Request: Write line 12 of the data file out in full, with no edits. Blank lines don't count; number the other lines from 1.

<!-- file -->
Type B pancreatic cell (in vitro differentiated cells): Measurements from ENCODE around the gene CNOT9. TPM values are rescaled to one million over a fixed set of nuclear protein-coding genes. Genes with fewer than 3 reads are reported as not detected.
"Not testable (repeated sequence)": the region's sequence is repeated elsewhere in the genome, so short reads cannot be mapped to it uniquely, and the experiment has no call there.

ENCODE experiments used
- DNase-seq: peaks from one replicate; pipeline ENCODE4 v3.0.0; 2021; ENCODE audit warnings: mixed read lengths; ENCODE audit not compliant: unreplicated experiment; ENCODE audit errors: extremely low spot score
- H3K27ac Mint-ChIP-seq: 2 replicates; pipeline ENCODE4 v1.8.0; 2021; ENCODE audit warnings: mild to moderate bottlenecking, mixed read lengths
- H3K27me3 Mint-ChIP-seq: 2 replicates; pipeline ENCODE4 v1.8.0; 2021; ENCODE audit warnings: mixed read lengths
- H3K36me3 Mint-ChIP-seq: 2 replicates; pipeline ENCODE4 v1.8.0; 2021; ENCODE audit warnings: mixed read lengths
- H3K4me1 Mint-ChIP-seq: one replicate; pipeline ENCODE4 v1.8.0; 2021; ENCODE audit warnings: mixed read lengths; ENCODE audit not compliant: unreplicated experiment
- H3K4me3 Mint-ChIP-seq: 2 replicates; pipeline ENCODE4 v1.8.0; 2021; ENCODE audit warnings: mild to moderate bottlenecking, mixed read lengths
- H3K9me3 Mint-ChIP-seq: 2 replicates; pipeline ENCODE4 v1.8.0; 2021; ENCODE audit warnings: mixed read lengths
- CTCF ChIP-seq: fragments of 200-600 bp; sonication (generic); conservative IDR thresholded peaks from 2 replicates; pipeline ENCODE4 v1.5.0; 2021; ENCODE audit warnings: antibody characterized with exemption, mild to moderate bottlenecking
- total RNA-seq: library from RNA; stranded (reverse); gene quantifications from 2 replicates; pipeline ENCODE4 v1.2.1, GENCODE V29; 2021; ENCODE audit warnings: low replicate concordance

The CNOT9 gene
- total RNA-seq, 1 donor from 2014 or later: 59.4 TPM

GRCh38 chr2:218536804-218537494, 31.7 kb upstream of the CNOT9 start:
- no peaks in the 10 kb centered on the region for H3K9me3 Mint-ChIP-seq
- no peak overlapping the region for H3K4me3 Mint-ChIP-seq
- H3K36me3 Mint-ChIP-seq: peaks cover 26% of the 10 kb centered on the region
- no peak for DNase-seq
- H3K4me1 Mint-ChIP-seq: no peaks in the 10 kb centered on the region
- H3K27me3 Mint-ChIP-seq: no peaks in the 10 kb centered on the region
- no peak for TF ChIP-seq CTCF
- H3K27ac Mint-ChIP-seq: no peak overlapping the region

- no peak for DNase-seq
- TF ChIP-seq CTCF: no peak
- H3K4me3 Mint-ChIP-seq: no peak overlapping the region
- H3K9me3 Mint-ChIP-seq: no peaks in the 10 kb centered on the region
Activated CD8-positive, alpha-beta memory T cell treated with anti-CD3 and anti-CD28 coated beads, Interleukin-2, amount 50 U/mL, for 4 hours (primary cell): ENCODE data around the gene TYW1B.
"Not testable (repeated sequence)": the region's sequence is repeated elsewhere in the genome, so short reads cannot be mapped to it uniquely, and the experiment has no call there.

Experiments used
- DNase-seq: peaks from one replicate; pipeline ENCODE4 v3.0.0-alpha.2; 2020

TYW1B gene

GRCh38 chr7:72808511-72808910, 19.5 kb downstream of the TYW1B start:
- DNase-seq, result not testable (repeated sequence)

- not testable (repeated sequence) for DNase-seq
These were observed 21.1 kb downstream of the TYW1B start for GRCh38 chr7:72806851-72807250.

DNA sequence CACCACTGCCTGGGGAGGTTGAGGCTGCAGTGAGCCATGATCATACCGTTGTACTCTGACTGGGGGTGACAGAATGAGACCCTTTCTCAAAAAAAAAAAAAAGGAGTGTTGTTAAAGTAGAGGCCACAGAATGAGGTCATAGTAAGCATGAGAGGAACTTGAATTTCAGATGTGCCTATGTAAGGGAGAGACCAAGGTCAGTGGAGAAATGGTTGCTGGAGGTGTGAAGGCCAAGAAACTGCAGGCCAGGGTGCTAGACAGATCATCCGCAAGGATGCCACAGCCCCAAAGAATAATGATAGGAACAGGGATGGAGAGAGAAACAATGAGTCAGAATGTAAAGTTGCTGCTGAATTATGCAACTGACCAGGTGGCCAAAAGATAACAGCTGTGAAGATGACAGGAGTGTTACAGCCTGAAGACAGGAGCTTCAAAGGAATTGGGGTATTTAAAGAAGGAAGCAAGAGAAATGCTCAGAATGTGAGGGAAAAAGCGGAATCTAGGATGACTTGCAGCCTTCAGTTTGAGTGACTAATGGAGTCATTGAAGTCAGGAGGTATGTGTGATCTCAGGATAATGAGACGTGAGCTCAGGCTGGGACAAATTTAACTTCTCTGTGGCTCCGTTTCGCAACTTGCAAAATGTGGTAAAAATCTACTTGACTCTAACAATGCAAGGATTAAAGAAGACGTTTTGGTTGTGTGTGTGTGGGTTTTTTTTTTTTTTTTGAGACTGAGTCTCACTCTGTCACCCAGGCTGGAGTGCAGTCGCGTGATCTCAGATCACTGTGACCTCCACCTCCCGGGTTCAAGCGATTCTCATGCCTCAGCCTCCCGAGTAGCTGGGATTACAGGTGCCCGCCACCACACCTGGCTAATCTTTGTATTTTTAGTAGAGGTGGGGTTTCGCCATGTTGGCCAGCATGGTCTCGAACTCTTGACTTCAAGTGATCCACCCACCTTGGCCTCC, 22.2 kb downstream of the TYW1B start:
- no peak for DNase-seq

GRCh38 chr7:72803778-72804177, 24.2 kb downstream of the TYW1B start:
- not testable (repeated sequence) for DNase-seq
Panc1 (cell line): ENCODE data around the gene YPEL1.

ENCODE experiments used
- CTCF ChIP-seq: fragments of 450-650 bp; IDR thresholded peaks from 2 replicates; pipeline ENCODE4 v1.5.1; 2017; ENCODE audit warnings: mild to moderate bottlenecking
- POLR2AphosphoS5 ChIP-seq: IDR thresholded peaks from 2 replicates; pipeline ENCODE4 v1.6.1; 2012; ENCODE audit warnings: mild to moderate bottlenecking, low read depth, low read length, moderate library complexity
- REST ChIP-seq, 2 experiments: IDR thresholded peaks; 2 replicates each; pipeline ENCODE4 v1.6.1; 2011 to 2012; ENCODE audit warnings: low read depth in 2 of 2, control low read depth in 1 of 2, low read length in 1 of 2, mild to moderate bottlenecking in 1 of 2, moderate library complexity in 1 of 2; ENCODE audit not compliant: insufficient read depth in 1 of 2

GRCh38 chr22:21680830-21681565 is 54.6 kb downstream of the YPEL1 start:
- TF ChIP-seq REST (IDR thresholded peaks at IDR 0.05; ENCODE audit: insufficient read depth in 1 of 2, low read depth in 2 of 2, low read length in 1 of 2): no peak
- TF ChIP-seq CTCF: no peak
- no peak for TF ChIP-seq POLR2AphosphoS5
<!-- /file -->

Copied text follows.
- total RNA-seq: library from RNA; stranded (reverse); gene quantifications from 2 replicates; pipeline ENCODE4 v1.2.1, GENCODE V29; 2021; ENCODE audit warnings: low replicate concordance